This week's book giveaway is in the Other Open Source APIs forum. We're giving away four copies of Storm Applied and have Sean Allen, Peter Pathirana & Matthew Jankowski on-line! See this thread for details.
Originally posted by Frank Carver: As with all estimating systems, the vital bit is to record and track both estimates and actuals, and learn as individuals and as a team to make the estimates more repeatable and useful.
...which reminded me of something I've meant to be polling around for a long time now... Hands up those of you who have done PSP! I would very much like to hear about: - General opinion of PSP's suitability for different settings? - How it was used (org wide,individual, which level, etc.) and how it worked out for you? - Suggestions for a personal ramp-up strategy?
The soul is dyed the color of its thoughts. Think only on those things that are in line with your principles and can bear the light of day. The content of your character is your choice. Day by day, what you do is who you become. Your integrity is your destiny - it is the light that guides your way. - Heraclitus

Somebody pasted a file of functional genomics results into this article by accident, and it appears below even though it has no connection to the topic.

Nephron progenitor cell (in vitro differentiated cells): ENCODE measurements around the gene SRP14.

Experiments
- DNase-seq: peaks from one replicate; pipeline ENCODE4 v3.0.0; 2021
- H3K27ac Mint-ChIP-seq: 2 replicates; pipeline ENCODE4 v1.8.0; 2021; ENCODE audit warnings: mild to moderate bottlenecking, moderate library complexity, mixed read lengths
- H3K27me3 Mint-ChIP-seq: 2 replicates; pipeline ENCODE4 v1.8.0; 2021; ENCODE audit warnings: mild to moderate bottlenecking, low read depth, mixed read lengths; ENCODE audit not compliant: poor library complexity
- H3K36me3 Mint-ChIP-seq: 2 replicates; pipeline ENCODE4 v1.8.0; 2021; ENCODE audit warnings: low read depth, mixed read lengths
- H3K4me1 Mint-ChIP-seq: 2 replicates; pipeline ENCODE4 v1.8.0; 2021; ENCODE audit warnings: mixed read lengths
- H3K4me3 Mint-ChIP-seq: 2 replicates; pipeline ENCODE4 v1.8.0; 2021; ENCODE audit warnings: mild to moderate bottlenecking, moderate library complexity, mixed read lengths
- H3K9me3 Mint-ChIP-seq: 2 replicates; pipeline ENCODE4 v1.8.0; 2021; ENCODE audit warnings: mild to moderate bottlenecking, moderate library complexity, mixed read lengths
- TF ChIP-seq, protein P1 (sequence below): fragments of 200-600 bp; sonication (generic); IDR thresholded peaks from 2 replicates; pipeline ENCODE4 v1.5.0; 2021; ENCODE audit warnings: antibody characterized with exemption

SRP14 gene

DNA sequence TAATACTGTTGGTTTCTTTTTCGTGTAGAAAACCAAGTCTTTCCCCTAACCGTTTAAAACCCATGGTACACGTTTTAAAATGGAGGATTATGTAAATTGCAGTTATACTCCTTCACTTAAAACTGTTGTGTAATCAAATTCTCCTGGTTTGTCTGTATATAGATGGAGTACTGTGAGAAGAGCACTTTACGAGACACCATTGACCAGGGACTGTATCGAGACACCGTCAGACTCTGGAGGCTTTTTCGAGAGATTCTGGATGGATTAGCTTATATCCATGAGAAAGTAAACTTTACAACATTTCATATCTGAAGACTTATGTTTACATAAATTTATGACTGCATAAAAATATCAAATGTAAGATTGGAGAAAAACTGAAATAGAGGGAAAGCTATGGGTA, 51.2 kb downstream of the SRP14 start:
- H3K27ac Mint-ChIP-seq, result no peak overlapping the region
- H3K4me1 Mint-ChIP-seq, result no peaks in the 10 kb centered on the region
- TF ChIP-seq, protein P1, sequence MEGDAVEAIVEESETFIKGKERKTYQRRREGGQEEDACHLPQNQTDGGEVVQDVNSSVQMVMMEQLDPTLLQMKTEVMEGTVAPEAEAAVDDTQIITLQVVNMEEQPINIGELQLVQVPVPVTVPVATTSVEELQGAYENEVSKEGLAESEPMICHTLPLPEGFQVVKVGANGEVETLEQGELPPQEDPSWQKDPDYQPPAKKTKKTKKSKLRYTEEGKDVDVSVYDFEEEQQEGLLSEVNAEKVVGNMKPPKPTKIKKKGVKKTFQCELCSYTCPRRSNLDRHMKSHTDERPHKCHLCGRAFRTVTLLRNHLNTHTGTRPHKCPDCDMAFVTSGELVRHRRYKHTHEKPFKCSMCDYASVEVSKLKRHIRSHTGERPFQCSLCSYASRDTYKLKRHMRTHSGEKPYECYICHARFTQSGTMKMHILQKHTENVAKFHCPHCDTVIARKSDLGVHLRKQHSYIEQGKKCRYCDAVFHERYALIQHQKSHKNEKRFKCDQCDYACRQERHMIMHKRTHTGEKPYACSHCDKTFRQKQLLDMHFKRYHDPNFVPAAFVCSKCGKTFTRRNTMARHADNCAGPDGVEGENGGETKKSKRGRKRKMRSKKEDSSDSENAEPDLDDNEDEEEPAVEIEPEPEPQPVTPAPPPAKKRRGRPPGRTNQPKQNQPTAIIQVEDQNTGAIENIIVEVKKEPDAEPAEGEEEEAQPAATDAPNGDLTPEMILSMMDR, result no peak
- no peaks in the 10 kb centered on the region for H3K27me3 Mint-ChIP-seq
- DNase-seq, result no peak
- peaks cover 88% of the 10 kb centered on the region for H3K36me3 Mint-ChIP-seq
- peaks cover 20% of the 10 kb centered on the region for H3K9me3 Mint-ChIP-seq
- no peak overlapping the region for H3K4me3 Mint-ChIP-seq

The opinions on that wiki page seem to exceed those of my acquaintances in the magnitude of boredom regarding the ongoing paper work. I haven't tried PSP myself but as I implied, I know some people who did. The problem is that they didn't do it for too long. Basically all for the same reason: they didn't have the motivation to continue chess-clocking and alt-tabbing with a PSP diary (or the paper version of it)... So, I knew that probably a relatively large proportion of (ex-)PSP users find it too heavy. However, (as pointed out by someone on the wiki) I know statistical analysis can be helpful in improving things because it has worked for project-level process improvement. Hmm. Maybe the Extreme PSP Experience produces a nice middle road for the less "disciplined" developers such as your's truly.